Are Extended Warranties Worth It?
A Fine-Print Policy
Extended warranty contracts can be serviced by the brand-name manufacturer, the retailer (if it's a large outfit), or a third-party administrator. For example, N.E.W. Customer Service Companies administers extended warranties for Amazon, OfficeMax, and Wal-Mart, among other companies. N.E.W. says it has 2200 call center employees, who handle more than 8 million calls per year. Knowing who actually administers the warranty could help steer you to worthwhile plans if a provider that has proven to be helpful also covers you at another store.
In our survey, the percentage of people who were glad they bought extended warranties from Dell, the only manufacturer to receive enough responses to rate, was substantially higher than that of people who bought them from retail stores. In theory, a manufacturer should know its products better and repair more of them than a store or service company. But you can't count on that to get better service.
Jack White, a retired civil engineer from Mesa, Arizona, says he bought a $450 HP Pavilion desktop PC from Circuit City, and then purchased a warranty extension from HP at the end of the standard term. He paid a pricey (given his system's cost) $210 for three extra years of coverage. When the PC started acting up, he called HP, which made him buy a set of restore discs (for around $30). The discs didn't fix his PC, so HP sent him a box to ship the system to a repair facility. Seven weeks and many calls later, he got the PC back--and it didn't work. He ended up taking it to a local store, which fixed it in a day. "The warranty is still in effect until 2008," says White, "but I doubt that I'd go back to them again."
Many retailers sell three-year warranties that add only two years of coverage to the manufacturer's standard one-year warranty. These companies can market their warranty plans as three-year deals because they provide service during the first year; you can call either the store or the manufacturer. Wal-Mart, which only recently began offering extended warranties in stores, is an exception: Its terms explicitly state that service plan coverage begins immediately after the expiration of the manufacturer's labor warranty, so you're not paying for dual coverage.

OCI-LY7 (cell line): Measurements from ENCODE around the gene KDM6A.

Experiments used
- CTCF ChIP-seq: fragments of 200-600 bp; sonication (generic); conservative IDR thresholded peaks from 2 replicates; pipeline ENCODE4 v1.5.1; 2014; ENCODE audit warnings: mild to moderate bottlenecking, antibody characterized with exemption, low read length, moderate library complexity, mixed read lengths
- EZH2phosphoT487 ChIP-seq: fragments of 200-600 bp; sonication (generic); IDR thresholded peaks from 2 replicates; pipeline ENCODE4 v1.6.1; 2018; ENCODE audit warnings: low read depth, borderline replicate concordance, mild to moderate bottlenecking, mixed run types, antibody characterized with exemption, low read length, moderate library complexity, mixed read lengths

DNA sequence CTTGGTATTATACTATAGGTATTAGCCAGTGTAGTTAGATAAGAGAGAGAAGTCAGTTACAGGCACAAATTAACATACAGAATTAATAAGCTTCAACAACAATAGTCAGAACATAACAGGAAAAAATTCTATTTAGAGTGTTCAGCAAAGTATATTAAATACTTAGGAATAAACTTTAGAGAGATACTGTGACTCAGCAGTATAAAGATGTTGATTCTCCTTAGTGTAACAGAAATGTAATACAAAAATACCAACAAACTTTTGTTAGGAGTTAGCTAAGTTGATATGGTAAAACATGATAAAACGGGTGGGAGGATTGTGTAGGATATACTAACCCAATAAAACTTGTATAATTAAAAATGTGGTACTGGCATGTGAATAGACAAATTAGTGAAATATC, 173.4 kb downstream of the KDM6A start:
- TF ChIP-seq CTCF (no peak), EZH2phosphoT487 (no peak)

Another gotcha: With many plans, if your product is replaced under an extended warranty after the original has expired, the extra coverage is no longer valid. So if you buy a four-year plan on a TV, and it goes kaput and can't be fixed 13 months after you buy it, you'll get a new TV--but if that one goes bad, it's on you. Usually you'll find this under "exclusions" or in the details of the plan's "lemons" policy.
Some plans offer additional services beyond just repair, making coverage more worthwhile. For example, some plans from Best Buy and Circuit City cover one annual cleaning or preventive maintenance for VCRs, camcorders, and TV/VCR combinations (you must take the product into a store). Both retailers cover one lamp replacement for projectors and projection TVs. Certain plans provide technical support, too--after all, it's often difficult to know when tech support ends and service work begins.
Tip: You may have an extended warranty and not know it. Some credit cards extend the manufacturer's warranty, usually doubling the term. If the product has a problem, you call a number to find an approved service location; you usually have to pay for repairs up front and then get reimbursed, and you won't get extra benefits like technical support. See the links for information on Visa's extended warranty program, for details on MasterCard's, and for American Express's. Check your issuing bank's terms to see if you're covered.